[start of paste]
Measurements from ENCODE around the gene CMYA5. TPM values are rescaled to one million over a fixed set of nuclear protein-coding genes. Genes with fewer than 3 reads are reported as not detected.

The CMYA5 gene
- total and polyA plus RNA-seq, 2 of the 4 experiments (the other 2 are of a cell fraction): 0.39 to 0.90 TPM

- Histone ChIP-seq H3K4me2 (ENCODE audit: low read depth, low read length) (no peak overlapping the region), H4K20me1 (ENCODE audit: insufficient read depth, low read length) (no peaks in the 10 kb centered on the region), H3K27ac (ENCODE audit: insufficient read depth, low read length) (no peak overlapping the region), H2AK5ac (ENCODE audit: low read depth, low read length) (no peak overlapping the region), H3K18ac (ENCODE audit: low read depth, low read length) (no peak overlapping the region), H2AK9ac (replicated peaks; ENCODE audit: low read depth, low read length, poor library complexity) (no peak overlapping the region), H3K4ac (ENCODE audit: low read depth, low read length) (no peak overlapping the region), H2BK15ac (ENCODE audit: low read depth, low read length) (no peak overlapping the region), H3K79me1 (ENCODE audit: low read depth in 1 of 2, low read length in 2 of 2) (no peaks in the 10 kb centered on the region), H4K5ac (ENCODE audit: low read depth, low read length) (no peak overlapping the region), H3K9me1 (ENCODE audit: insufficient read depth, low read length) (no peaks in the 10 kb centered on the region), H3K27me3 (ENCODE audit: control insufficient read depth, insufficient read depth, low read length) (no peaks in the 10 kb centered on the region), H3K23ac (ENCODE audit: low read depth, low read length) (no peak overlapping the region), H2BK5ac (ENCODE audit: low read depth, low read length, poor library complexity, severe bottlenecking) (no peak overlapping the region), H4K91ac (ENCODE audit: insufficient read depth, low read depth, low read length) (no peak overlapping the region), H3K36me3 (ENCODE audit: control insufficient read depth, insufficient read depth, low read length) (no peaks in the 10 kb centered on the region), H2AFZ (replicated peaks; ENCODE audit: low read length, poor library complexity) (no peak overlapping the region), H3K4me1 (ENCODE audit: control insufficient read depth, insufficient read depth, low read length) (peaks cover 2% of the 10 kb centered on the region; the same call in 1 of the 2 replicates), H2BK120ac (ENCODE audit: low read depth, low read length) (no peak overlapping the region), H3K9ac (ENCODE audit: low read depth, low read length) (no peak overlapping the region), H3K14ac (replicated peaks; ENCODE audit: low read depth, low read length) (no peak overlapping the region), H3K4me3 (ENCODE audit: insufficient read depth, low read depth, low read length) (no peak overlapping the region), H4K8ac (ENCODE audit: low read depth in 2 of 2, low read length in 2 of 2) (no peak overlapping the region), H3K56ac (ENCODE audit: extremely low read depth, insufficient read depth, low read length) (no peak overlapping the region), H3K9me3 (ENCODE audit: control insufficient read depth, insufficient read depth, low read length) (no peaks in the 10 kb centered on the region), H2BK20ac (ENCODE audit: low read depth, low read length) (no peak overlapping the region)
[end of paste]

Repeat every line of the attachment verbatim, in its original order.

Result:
Measurements from ENCODE around the gene CMYA5. TPM values are rescaled to one million over a fixed set of nuclear protein-coding genes. Genes with fewer than 3 reads are reported as not detected.

The CMYA5 gene
- total and polyA plus RNA-seq, 2 of the 4 experiments (the other 2 are of a cell fraction): 0.39 to 0.90 TPM

- Histone ChIP-seq H3K4me2 (ENCODE audit: low read depth, low read length) (no peak overlapping the region), H4K20me1 (ENCODE audit: insufficient read depth, low read length) (no peaks in the 10 kb centered on the region), H3K27ac (ENCODE audit: insufficient read depth, low read length) (no peak overlapping the region), H2AK5ac (ENCODE audit: low read depth, low read length) (no peak overlapping the region), H3K18ac (ENCODE audit: low read depth, low read length) (no peak overlapping the region), H2AK9ac (replicated peaks; ENCODE audit: low read depth, low read length, poor library complexity) (no peak overlapping the region), H3K4ac (ENCODE audit: low read depth, low read length) (no peak overlapping the region), H2BK15ac (ENCODE audit: low read depth, low read length) (no peak overlapping the region), H3K79me1 (ENCODE audit: low read depth in 1 of 2, low read length in 2 of 2) (no peaks in the 10 kb centered on the region), H4K5ac (ENCODE audit: low read depth, low read length) (no peak overlapping the region), H3K9me1 (ENCODE audit: insufficient read depth, low read length) (no peaks in the 10 kb centered on the region), H3K27me3 (ENCODE audit: control insufficient read depth, insufficient read depth, low read length) (no peaks in the 10 kb centered on the region), H3K23ac (ENCODE audit: low read depth, low read length) (no peak overlapping the region), H2BK5ac (ENCODE audit: low read depth, low read length, poor library complexity, severe bottlenecking) (no peak overlapping the region), H4K91ac (ENCODE audit: insufficient read depth, low read depth, low read length) (no peak overlapping the region), H3K36me3 (ENCODE audit: control insufficient read depth, insufficient read depth, low read length) (no peaks in the 10 kb centered on the region), H2AFZ (replicated peaks; ENCODE audit: low read length, poor library complexity) (no peak overlapping the region), H3K4me1 (ENCODE audit: control insufficient read depth, insufficient read depth, low read length) (peaks cover 2% of the 10 kb centered on the region; the same call in 1 of the 2 replicates), H2BK120ac (ENCODE audit: low read depth, low read length) (no peak overlapping the region), H3K9ac (ENCODE audit: low read depth, low read length) (no peak overlapping the region), H3K14ac (replicated peaks; ENCODE audit: low read depth, low read length) (no peak overlapping the region), H3K4me3 (ENCODE audit: insufficient read depth, low read depth, low read length) (no peak overlapping the region), H4K8ac (ENCODE audit: low read depth in 2 of 2, low read length in 2 of 2) (no peak overlapping the region), H3K56ac (ENCODE audit: extremely low read depth, insufficient read depth, low read length) (no peak overlapping the region), H3K9me3 (ENCODE audit: control insufficient read depth, insufficient read depth, low read length) (no peaks in the 10 kb centered on the region), H2BK20ac (ENCODE audit: low read depth, low read length) (no peak overlapping the region)